“If capital markets derive from the cycle of human life, what happens if the cycle goes wrong? Investors may be unreasonably panicked about the future, and governments can allay this panic by guaranteeing bank deposits, increasing incentives to invest, and so forth. But something different is in play when investors are reasonably panicked. What if there really is something wrong with our future —if the next generation fails to appear in sufficient numbers? The answer is that we get poorer.
    The declining demographics of the traditional American family raise a dismal possibility: Perhaps the world is poorer now because the present generation did not bother to rear a new generation. All else is bookkeeping and ultimately trivial. This unwelcome and unprecedented change underlies the present global economic crisis. We are grayer, and less fecund, and as a result we are poorer, and will get poorer still —no matter what economic policies we put in place.”

    Goldman summarizes, “Failing to rear a new generation in sufficient numbers to replace the present one violates that order, and it has consequences for wealth, among many other things. Americans who rejected the mild yoke of family responsibility in pursuit of atavistic (i.e., “old age”) enjoyment will find at last that this is not to be theirs, either.”

    He also points to why the bubble expanded and bursted so greatly in the US housing market—

    “In the industrial world, there are more than 400 million people in their peak savings years, 40 to 64 years of age, and the number is growing. There are fewer than 350 million young earners in the 19-to-40-year bracket, and their number is shrinking.

    “The graying of the industrial world creates an inexhaustible supply of savings and demand for assets in which to invest them —which is to say, for young people able to borrow and pay loans with interest. The tragedy is that most of the world’s young people live in countries without capital markets, enforcement of property rights, or reliable governments. Japanese investors will not buy mortgages from Africa or Latin America, or even China. A rich Chinese won’t lend money to a poor Chinese unless, of course, the poor Chinese first moves to the United States.
    Until recently, that left the United States the main destination for the aging savers of the industrial world. America became the magnet for savings accumulated by aging Europeans and Japanese. To this must be added the rainy-day savings of the Chinese government, whose desire to accumulate large amounts of foreign-exchange reserves is more than justified in retrospect by the present crisis.
    America has roughly 120 million adults in the 19-to-41 age bracket, the prime borrowing years. That is not a large number against the 420 million prospective savers in the aging developed world as a whole. There simply aren’t enough young Americans to absorb the savings of the rest of the world. In demographic terms, America is only the leper with the most fingers.”

    Goldman basically concludes with this all important fact—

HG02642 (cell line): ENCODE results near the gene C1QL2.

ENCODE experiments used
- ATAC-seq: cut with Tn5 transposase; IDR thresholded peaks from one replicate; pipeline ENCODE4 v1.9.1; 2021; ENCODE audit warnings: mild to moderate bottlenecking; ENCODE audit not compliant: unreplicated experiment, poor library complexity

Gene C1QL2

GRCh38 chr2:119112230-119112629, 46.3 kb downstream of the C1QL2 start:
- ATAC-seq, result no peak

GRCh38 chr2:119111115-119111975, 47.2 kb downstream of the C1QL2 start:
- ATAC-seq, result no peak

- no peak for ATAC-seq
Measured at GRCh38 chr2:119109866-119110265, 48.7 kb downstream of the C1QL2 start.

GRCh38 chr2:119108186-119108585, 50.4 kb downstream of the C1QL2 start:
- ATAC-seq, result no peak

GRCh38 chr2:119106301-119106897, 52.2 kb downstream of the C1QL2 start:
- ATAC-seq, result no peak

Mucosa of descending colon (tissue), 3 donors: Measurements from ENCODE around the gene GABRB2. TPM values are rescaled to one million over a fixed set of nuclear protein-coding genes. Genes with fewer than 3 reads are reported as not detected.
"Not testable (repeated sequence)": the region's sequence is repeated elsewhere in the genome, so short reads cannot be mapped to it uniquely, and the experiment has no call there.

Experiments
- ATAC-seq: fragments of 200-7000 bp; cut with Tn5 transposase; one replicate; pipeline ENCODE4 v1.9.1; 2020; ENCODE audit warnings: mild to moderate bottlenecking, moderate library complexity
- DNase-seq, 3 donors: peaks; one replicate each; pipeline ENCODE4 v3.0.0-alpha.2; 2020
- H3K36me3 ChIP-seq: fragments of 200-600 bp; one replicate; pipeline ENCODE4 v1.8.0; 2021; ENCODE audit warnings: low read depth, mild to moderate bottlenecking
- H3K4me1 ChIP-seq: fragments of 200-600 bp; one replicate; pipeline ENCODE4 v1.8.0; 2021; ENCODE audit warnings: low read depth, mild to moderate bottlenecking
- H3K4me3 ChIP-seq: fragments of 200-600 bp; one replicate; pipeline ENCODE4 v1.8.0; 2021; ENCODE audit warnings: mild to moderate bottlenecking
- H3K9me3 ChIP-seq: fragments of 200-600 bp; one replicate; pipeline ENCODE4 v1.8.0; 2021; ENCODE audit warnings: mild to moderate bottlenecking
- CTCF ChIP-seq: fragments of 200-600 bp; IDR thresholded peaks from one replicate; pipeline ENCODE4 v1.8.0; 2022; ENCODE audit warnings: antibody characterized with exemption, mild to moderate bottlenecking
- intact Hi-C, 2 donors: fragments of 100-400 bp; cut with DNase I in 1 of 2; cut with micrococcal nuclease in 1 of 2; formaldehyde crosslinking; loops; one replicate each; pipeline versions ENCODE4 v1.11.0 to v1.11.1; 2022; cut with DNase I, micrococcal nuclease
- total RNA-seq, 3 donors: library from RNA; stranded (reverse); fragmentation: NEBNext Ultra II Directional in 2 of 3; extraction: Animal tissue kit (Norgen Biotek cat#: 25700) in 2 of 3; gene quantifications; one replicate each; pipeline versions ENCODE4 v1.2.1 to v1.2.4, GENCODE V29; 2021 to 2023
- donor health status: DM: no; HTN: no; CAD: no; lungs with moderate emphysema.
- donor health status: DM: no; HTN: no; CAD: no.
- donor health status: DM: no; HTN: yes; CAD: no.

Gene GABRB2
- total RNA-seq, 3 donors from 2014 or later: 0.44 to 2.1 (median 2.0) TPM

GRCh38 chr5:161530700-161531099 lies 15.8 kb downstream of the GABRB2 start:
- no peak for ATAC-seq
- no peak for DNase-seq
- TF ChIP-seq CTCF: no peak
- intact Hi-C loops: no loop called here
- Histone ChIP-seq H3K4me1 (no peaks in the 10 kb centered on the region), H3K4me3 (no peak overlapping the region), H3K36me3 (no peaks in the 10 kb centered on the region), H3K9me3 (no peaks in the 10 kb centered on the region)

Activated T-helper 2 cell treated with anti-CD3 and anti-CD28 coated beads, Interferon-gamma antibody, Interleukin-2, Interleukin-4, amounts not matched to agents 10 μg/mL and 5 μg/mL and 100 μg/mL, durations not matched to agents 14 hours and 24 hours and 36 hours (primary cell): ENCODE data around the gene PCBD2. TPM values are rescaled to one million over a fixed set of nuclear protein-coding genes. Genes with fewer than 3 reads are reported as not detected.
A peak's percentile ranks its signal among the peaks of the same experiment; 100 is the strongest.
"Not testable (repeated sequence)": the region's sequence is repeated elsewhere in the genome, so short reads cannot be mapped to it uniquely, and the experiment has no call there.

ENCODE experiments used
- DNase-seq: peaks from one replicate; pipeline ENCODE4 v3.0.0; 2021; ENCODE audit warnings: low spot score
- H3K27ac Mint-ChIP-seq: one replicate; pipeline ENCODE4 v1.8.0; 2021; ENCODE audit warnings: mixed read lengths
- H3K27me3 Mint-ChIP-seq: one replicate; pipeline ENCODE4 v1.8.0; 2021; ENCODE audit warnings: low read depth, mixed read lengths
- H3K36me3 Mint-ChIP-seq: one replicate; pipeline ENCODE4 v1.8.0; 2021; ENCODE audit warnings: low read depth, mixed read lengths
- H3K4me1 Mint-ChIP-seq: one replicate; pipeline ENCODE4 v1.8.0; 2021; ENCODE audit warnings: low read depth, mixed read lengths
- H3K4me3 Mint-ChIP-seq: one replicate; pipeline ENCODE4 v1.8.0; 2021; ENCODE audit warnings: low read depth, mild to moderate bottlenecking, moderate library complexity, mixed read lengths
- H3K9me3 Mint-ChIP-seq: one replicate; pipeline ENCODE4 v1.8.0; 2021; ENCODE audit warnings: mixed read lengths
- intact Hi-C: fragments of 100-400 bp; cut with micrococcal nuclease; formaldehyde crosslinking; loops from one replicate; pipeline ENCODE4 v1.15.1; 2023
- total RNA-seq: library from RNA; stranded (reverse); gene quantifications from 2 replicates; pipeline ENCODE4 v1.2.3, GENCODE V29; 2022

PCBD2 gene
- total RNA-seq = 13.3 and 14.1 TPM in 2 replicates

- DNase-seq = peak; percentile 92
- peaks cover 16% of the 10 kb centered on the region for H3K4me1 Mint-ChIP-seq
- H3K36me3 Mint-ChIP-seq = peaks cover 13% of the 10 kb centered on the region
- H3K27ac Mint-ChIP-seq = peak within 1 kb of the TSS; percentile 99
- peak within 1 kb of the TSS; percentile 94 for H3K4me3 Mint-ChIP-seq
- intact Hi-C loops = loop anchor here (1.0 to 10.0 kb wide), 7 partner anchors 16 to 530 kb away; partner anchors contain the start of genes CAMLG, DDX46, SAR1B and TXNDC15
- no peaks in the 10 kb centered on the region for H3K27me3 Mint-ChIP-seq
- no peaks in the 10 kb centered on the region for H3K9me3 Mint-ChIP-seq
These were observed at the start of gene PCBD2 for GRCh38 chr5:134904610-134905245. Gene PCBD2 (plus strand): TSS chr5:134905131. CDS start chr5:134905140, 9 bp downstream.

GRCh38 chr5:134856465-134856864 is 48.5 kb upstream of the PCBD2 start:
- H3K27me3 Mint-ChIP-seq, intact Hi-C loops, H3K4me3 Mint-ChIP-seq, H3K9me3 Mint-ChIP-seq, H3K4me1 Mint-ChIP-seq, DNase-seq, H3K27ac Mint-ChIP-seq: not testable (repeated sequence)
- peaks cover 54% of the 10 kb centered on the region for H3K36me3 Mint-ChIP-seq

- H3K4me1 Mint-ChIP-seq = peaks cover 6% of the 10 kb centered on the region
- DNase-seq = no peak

“The trouble is not that aging baby boomers need to save. The problem is that the families with children who need to spend never were formed in sufficient numbers to sustain growth.”

    “The origin of the crisis is demographic, and its solution can only be demographic.”

    Like a farmer planting wheat, where less grain is harvested than what was planted, and having this occur year after year, harvest season after harvest season, the effects are an ever diminishing supply of grain to plant, with each subsequent harvest ever yielding fewer seed grain to plant.

    So it is in terms of humans and human capital, where not only economically developed nations or “advanced” economies are producing babies at sub-replacement levels, but where more and more developing nations are doing likewise! This is truly cause for genuine alarm AND ACTION!

    We can ignore what is happening at an increasing rate in reproducing a dwindling number of children (babies), and hence a dwindling number of future wage earners and tax payers only at our peril. As this growing birth dearth did not happen overnight, so it’s cure cannot be effected overnight.

    I assert that the cause of the first “Great Depression” was falling birth rates. And, I believe, while WWII masked that depression, it by no means cured it (how could killing and destruction do so)? But, I also assert that it was the *so-called ‘baby boom’ (1946 – 1964) that got us and kept us out of it. *(I say “so-called ‘baby boom'”, because compared to the previous ‘normal’ period of birth rates, 1900 – 1910, the post-WWII ‘baby boom’ had lower overall birth rates. But, have you ever heard of the baby boom of 1900-1910? No! Why not? Because, compared to previous decades, it was even lower. The post-WWII ‘baby boom’ was merely returning to “more normal” birth rates. Actually, the ‘baby boom’ of that era appears so large MUCH MORE because of the birth dearths that BOTH preceded and followed it. (Since the early 1970’s, for example, in the US, birth rates among white women have been between 170 to 180 babies born/woman/per lifetime).